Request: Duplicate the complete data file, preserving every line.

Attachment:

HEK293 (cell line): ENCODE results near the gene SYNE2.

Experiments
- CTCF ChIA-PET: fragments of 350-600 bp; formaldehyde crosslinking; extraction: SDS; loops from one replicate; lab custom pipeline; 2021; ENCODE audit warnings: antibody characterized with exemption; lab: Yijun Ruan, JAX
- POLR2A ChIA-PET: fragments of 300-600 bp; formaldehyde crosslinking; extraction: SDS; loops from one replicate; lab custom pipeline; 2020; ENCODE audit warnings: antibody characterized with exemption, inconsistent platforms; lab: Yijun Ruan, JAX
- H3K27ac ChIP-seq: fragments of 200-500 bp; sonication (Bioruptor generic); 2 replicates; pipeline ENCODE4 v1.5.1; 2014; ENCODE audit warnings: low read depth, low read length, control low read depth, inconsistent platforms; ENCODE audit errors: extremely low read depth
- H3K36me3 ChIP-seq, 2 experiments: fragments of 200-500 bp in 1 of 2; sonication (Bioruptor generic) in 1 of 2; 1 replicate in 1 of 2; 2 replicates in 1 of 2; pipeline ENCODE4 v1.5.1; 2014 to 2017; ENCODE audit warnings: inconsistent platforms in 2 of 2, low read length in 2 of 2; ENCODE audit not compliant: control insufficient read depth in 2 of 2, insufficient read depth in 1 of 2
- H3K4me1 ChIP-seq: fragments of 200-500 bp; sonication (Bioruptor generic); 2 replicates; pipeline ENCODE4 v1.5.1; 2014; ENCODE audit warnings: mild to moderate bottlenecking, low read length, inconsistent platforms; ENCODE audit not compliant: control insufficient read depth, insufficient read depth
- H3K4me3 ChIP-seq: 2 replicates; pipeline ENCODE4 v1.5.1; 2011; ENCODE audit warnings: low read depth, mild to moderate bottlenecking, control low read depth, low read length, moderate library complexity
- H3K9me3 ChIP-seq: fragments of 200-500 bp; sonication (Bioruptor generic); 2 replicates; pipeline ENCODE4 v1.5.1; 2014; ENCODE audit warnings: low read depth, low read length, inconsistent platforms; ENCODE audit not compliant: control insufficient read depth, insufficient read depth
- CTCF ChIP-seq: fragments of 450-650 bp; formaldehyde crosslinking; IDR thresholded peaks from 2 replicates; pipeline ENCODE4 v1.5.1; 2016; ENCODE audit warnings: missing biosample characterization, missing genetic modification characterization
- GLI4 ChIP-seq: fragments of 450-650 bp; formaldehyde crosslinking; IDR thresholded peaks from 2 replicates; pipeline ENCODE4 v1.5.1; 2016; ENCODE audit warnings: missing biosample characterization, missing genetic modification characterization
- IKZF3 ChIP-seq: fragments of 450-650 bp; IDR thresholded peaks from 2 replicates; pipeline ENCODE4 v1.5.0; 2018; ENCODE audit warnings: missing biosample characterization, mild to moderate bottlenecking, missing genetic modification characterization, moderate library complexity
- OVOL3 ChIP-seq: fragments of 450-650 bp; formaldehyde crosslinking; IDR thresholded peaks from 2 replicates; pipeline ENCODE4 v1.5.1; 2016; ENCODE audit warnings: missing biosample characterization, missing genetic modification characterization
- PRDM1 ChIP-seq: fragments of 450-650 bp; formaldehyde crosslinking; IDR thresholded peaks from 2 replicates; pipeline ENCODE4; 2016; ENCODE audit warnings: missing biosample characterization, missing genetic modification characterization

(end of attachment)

HEK293 (cell line): ENCODE results near the gene SYNE2.

Experiments
- CTCF ChIA-PET: fragments of 350-600 bp; formaldehyde crosslinking; extraction: SDS; loops from one replicate; lab custom pipeline; 2021; ENCODE audit warnings: antibody characterized with exemption; lab: Yijun Ruan, JAX
- POLR2A ChIA-PET: fragments of 300-600 bp; formaldehyde crosslinking; extraction: SDS; loops from one replicate; lab custom pipeline; 2020; ENCODE audit warnings: antibody characterized with exemption, inconsistent platforms; lab: Yijun Ruan, JAX
- H3K27ac ChIP-seq: fragments of 200-500 bp; sonication (Bioruptor generic); 2 replicates; pipeline ENCODE4 v1.5.1; 2014; ENCODE audit warnings: low read depth, low read length, control low read depth, inconsistent platforms; ENCODE audit errors: extremely low read depth
- H3K36me3 ChIP-seq, 2 experiments: fragments of 200-500 bp in 1 of 2; sonication (Bioruptor generic) in 1 of 2; 1 replicate in 1 of 2; 2 replicates in 1 of 2; pipeline ENCODE4 v1.5.1; 2014 to 2017; ENCODE audit warnings: inconsistent platforms in 2 of 2, low read length in 2 of 2; ENCODE audit not compliant: control insufficient read depth in 2 of 2, insufficient read depth in 1 of 2
- H3K4me1 ChIP-seq: fragments of 200-500 bp; sonication (Bioruptor generic); 2 replicates; pipeline ENCODE4 v1.5.1; 2014; ENCODE audit warnings: mild to moderate bottlenecking, low read length, inconsistent platforms; ENCODE audit not compliant: control insufficient read depth, insufficient read depth
- H3K4me3 ChIP-seq: 2 replicates; pipeline ENCODE4 v1.5.1; 2011; ENCODE audit warnings: low read depth, mild to moderate bottlenecking, control low read depth, low read length, moderate library complexity
- H3K9me3 ChIP-seq: fragments of 200-500 bp; sonication (Bioruptor generic); 2 replicates; pipeline ENCODE4 v1.5.1; 2014; ENCODE audit warnings: low read depth, low read length, inconsistent platforms; ENCODE audit not compliant: control insufficient read depth, insufficient read depth
- CTCF ChIP-seq: fragments of 450-650 bp; formaldehyde crosslinking; IDR thresholded peaks from 2 replicates; pipeline ENCODE4 v1.5.1; 2016; ENCODE audit warnings: missing biosample characterization, missing genetic modification characterization
- GLI4 ChIP-seq: fragments of 450-650 bp; formaldehyde crosslinking; IDR thresholded peaks from 2 replicates; pipeline ENCODE4 v1.5.1; 2016; ENCODE audit warnings: missing biosample characterization, missing genetic modification characterization
- IKZF3 ChIP-seq: fragments of 450-650 bp; IDR thresholded peaks from 2 replicates; pipeline ENCODE4 v1.5.0; 2018; ENCODE audit warnings: missing biosample characterization, mild to moderate bottlenecking, missing genetic modification characterization, moderate library complexity
- OVOL3 ChIP-seq: fragments of 450-650 bp; formaldehyde crosslinking; IDR thresholded peaks from 2 replicates; pipeline ENCODE4 v1.5.1; 2016; ENCODE audit warnings: missing biosample characterization, missing genetic modification characterization
- PRDM1 ChIP-seq: fragments of 450-650 bp; formaldehyde crosslinking; IDR thresholded peaks from 2 replicates; pipeline ENCODE4; 2016; ENCODE audit warnings: missing biosample characterization, missing genetic modification characterization